• All-or-nothing thinking and behaviors
  • High tolerance for inappropriate behavior
  • Low self-esteem
  • Being real
  • Grieving ungrieved losses
  • Fear of abandonment
  • Difficulty resolving conflict
  • Difficulty giving and receiving love

Talking about our core issues and emotions in a safe place allows people to tell their own story and hear it out loud.  Once we begin delving into these deeper issues and addressing them head-on, it becomes easier to identify our emotions, struggles, and needs.  Talking through these past experiences and getting down to the root of issues allows people to recognize certain truths about themselves, others, and their experiences.  With time, it becomes easier to trust our internal reactions and intuition.  It also allows shame to be reduced and healing to occur.  Allowing yourself to identify, experience, and work through the pain and emotions from your past results in you gaining a sense of control back, so you can choose to stop suffering and let go.

Going deeper in therapy can feel scary and daunting.  However, if your therapy sessions are too focused on surface-level issues that are not significantly impacting you, it might be time to dig deeper.  You may feel that more than 45 minutes is needed to get into everything that would need to be covered, and this is true.  It is important to remember that this process will take time.  There is no way to resolve your deeper concerns in one or two sessions.  You could dig into deeper issues in one session, focus on more surface-level issues in other sessions, and then go back into the deeper issues when the timing is right.  If you feel that you do not know where to start, which is normal, your therapist will be able to support and guide you through this.  With time, your core issues will become more apparent, and it will become easier for you to identify them playing out in your day-to-day life and interactions.  When going deeper into therapy, it is important to remember that you will most likely not see immediate results or changes; instead, you will see gradual progress and improvement over time.  Changing your mindset to focus on small changes occurring over time rather than focusing only on the larger end results will help you embrace this process.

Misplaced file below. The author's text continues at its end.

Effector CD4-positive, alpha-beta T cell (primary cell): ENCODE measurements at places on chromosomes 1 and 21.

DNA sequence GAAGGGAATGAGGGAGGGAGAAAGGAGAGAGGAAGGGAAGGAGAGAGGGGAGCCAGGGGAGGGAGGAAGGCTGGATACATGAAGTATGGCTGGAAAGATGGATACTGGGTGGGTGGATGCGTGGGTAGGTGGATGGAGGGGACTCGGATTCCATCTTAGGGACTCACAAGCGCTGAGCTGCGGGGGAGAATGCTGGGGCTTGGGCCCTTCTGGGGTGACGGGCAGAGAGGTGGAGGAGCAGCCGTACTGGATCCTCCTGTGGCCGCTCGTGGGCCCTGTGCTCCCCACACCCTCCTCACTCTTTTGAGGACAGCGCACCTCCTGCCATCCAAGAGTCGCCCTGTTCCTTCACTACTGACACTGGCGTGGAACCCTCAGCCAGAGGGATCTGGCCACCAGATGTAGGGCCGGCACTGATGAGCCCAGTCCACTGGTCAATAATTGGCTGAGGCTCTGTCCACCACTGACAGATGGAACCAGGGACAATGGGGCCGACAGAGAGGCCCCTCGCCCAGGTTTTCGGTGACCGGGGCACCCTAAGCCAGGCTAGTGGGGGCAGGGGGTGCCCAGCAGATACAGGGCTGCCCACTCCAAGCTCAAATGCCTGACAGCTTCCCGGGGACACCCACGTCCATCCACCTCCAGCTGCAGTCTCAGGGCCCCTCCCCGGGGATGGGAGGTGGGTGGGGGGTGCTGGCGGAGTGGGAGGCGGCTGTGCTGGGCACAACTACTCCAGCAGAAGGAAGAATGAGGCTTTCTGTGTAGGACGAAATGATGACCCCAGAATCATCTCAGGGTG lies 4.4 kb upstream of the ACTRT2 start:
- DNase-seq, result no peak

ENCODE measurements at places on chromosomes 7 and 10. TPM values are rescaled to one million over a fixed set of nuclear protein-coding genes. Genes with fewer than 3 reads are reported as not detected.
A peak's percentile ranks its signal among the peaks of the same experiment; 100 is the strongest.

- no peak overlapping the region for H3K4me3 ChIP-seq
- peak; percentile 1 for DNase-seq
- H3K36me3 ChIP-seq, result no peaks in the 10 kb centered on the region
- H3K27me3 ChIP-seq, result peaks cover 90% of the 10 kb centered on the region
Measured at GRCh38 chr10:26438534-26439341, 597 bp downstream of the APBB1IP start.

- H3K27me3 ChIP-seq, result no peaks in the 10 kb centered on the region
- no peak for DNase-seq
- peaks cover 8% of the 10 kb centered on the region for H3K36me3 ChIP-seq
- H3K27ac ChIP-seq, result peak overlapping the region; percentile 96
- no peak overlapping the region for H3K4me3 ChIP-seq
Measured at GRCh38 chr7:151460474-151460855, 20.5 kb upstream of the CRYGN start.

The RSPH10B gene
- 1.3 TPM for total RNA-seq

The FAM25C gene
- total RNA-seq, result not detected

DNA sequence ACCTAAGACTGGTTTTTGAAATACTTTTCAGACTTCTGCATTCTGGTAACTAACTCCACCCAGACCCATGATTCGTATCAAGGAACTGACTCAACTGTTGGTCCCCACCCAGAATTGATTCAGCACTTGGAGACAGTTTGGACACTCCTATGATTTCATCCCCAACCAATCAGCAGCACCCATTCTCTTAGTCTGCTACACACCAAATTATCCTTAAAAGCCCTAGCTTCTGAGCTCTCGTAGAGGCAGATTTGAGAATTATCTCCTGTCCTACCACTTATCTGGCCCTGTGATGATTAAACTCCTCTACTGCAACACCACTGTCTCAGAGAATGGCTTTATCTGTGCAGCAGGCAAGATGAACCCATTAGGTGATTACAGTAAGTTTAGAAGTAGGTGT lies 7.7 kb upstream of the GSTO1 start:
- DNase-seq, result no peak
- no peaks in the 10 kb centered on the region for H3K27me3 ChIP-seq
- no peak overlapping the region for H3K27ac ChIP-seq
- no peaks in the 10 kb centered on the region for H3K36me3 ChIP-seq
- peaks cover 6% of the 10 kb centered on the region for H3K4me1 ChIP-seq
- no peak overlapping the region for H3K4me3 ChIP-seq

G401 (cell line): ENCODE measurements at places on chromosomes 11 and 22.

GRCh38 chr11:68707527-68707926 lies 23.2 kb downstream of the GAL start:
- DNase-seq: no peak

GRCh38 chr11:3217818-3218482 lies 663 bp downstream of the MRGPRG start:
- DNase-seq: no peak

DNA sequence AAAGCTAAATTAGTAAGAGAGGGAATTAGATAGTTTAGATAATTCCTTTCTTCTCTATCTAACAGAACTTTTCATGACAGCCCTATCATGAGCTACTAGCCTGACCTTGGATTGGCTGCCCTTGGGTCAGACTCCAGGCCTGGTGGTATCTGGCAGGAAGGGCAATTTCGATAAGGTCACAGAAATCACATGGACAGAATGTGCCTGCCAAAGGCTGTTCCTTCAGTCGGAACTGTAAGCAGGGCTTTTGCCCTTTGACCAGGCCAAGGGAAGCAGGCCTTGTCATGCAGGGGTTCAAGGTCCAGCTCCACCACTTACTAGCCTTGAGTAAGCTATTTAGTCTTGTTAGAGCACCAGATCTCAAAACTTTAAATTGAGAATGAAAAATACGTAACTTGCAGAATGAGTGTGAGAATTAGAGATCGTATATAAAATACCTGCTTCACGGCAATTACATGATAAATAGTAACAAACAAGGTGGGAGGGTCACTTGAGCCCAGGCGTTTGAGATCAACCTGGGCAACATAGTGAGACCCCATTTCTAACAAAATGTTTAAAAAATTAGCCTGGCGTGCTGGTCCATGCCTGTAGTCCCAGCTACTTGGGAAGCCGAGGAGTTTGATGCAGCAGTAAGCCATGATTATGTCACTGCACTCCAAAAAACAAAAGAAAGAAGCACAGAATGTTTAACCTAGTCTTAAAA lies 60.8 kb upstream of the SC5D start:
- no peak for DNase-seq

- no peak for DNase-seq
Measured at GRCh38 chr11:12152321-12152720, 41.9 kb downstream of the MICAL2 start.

It is paramount to feel safe, supported, and heard by your therapist.  This sense of trust in the relationship should allow both you and your therapist to encourage you to go deeper in therapy.  While it is your therapist’s job to challenge you and help you progress, they are not mind-readers and might need to be made aware of the specific issues you would like to delve deeper into.  If you want to go deeper into core issues in therapy but are worried about doing so, discuss it with your therapist and explore your feelings.  It will allow you to work together as a team and go at a comfortable pace.  Although it may seem scary, taking the steps toward going deeper in therapy is well worth it and can be what is needed to help move you forward in your emotional wellness journey.

Whitfield, C. (1987).  Healing the Child Within: Discovery and Recovery for Adult Children of Dysfunctional Families.  Health Communications, Inc.